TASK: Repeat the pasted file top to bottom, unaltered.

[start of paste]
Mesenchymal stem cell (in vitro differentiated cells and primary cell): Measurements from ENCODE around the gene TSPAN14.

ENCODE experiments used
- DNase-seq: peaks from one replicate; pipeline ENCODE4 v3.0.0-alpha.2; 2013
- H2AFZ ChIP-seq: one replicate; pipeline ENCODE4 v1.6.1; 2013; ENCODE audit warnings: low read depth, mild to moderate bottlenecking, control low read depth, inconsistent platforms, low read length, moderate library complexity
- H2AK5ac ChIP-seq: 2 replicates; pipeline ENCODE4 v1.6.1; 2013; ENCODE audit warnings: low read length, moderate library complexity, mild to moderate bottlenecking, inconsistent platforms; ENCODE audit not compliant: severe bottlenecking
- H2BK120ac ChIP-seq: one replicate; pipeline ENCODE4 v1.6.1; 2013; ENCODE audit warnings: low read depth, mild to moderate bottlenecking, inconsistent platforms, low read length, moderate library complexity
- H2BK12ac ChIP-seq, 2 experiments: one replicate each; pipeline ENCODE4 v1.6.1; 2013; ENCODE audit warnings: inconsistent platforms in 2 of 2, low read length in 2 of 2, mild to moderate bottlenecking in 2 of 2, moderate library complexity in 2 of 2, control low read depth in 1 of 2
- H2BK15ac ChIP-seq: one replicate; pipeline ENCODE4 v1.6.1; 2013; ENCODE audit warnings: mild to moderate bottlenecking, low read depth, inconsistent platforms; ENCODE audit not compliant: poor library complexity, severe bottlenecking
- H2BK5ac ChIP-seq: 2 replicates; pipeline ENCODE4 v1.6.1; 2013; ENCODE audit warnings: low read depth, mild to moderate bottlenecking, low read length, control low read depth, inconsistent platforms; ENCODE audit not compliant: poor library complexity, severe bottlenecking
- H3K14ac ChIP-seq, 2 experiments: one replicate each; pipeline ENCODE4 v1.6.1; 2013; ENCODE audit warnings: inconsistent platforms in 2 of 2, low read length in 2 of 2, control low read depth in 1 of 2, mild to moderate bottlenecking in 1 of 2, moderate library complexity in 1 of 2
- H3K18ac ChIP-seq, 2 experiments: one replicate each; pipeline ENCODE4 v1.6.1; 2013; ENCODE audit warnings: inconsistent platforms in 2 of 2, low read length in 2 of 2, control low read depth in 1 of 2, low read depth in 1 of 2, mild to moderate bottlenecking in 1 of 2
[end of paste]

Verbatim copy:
Mesenchymal stem cell (in vitro differentiated cells and primary cell): Measurements from ENCODE around the gene TSPAN14.

ENCODE experiments used
- DNase-seq: peaks from one replicate; pipeline ENCODE4 v3.0.0-alpha.2; 2013
- H2AFZ ChIP-seq: one replicate; pipeline ENCODE4 v1.6.1; 2013; ENCODE audit warnings: low read depth, mild to moderate bottlenecking, control low read depth, inconsistent platforms, low read length, moderate library complexity
- H2AK5ac ChIP-seq: 2 replicates; pipeline ENCODE4 v1.6.1; 2013; ENCODE audit warnings: low read length, moderate library complexity, mild to moderate bottlenecking, inconsistent platforms; ENCODE audit not compliant: severe bottlenecking
- H2BK120ac ChIP-seq: one replicate; pipeline ENCODE4 v1.6.1; 2013; ENCODE audit warnings: low read depth, mild to moderate bottlenecking, inconsistent platforms, low read length, moderate library complexity
- H2BK12ac ChIP-seq, 2 experiments: one replicate each; pipeline ENCODE4 v1.6.1; 2013; ENCODE audit warnings: inconsistent platforms in 2 of 2, low read length in 2 of 2, mild to moderate bottlenecking in 2 of 2, moderate library complexity in 2 of 2, control low read depth in 1 of 2
- H2BK15ac ChIP-seq: one replicate; pipeline ENCODE4 v1.6.1; 2013; ENCODE audit warnings: mild to moderate bottlenecking, low read depth, inconsistent platforms; ENCODE audit not compliant: poor library complexity, severe bottlenecking
- H2BK5ac ChIP-seq: 2 replicates; pipeline ENCODE4 v1.6.1; 2013; ENCODE audit warnings: low read depth, mild to moderate bottlenecking, low read length, control low read depth, inconsistent platforms; ENCODE audit not compliant: poor library complexity, severe bottlenecking
- H3K14ac ChIP-seq, 2 experiments: one replicate each; pipeline ENCODE4 v1.6.1; 2013; ENCODE audit warnings: inconsistent platforms in 2 of 2, low read length in 2 of 2, control low read depth in 1 of 2, mild to moderate bottlenecking in 1 of 2, moderate library complexity in 1 of 2
- H3K18ac ChIP-seq, 2 experiments: one replicate each; pipeline ENCODE4 v1.6.1; 2013; ENCODE audit warnings: inconsistent platforms in 2 of 2, low read length in 2 of 2, control low read depth in 1 of 2, low read depth in 1 of 2, mild to moderate bottlenecking in 1 of 2